Critical Roles for LIGHT and Its Receptors in Generating T Cell-Mediated Immunity during Leishmania donovani Infection

  • Amanda C. Stanley, 
  • Fabian de Labastida Rivera, 
  • Ashraful Haque, 
  • Meru Sheel, 
  • Yonghong Zhou, 
  • Fiona H. Amante, 
  • Patrick T. Bunn, 
  • Louise M. Randall, 
  • Klaus Pfeffer, 
  • Stefanie Scheu
PLOS
x

Abstract

LIGHT (TNFSF14) is a member of the TNF superfamily involved in inflammation and defence against infection. LIGHT signals via two cell-bound receptors; herpes virus entry mediator (HVEM) and lymphotoxin-beta receptor (LTβR). We found that LIGHT is critical for control of hepatic parasite growth in mice with visceral leishmaniasis (VL) caused by infection with the protozoan parasite Leishmania donovani. LIGHT-HVEM signalling is essential for early dendritic cell IL-12/IL-23p40 production, and the generation of IFNγ- and TNF-producing T cells that control hepatic infection. However, we also discovered that LIGHT-LTβR interactions suppress anti-parasitic immunity in the liver in the first 7 days of infection by mechanisms that restrict both CD4+ T cell function and TNF-dependent microbicidal mechanisms. Thus, we have identified distinct roles for LIGHT in infection, and show that manipulation of interactions between LIGHT and its receptors may be used for therapeutic advantage.

Author Summary

Visceral leishmaniasis (VL) is a potentially fatal human disease caused by the intracellular protozoan parasites Leishmania donovani and L. infantum (chagasi). Parasites infect macrophages throughout the viscera, though the spleen and liver are the major sites of disease. VL is responsible for significant morbidity and mortality in the developing world, particularly in India, Sudan, Nepal, Bangladesh and Brazil. Because of the intrusive techniques required to analyse tissue in VL patients, our current understanding of the host immune response during VL largely derives from studies performed in genetically susceptible mice. We have discovered that mice which are unable to produce a cytokine called LIGHT have poor control of L. donovani infection in the liver, compared with wild-type control animals. In addition, we demonstrated that LIGHT has distinct roles during VL, depending on which of its two major cell-bound receptors it engages. Finally, we identified an antibody that stimulates the lymphotoxin β receptor (one of the LIGHT receptors), that can stimulate anti-parasitic activity during an established infection, thereby identifying this receptor as a therapeutic target during disease.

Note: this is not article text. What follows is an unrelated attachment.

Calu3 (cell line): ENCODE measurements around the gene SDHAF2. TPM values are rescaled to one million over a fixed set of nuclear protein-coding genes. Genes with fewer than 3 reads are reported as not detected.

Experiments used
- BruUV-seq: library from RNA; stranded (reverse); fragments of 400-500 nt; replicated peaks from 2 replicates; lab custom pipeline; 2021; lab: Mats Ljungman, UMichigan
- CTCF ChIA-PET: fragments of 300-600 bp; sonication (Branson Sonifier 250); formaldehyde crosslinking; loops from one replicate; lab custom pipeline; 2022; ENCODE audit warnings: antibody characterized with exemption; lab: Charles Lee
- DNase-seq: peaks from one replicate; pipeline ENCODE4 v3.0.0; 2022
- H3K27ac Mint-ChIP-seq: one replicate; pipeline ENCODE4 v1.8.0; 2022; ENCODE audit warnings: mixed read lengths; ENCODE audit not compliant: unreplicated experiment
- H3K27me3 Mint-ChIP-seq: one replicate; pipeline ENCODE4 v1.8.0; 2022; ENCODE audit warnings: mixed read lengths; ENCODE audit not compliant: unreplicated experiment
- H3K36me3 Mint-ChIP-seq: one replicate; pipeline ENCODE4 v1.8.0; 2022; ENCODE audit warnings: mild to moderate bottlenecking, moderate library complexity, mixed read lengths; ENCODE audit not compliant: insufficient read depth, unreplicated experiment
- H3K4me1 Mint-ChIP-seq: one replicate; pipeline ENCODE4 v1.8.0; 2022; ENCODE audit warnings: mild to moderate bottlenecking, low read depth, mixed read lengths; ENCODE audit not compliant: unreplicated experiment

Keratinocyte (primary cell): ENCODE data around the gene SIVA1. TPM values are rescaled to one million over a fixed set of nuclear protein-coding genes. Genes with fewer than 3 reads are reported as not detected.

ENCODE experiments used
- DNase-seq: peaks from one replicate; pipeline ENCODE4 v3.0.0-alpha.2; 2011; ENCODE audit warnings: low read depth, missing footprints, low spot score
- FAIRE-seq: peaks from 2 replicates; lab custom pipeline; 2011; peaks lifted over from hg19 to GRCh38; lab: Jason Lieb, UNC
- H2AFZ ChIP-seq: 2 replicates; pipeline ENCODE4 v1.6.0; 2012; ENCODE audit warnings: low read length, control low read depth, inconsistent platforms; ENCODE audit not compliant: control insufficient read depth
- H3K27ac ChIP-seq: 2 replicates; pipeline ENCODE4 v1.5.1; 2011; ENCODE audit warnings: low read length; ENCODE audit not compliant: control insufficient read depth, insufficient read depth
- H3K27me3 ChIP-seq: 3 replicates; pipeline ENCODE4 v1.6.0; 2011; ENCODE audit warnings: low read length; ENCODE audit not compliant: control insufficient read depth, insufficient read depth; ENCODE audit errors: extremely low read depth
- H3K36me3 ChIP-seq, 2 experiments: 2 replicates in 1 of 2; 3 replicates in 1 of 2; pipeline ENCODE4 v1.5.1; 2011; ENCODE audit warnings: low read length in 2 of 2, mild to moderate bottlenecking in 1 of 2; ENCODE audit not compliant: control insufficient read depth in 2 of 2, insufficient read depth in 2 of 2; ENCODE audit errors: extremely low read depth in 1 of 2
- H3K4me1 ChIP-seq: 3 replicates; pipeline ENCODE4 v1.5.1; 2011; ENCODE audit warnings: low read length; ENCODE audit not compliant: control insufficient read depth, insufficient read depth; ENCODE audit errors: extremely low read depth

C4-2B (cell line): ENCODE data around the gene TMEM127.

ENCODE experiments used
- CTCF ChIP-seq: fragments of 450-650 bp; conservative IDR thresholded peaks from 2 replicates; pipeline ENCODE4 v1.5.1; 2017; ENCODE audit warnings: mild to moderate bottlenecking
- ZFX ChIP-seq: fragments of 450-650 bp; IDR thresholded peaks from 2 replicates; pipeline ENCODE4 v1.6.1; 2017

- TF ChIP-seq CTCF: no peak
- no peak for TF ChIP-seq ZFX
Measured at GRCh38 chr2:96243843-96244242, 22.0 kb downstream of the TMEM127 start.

Introduction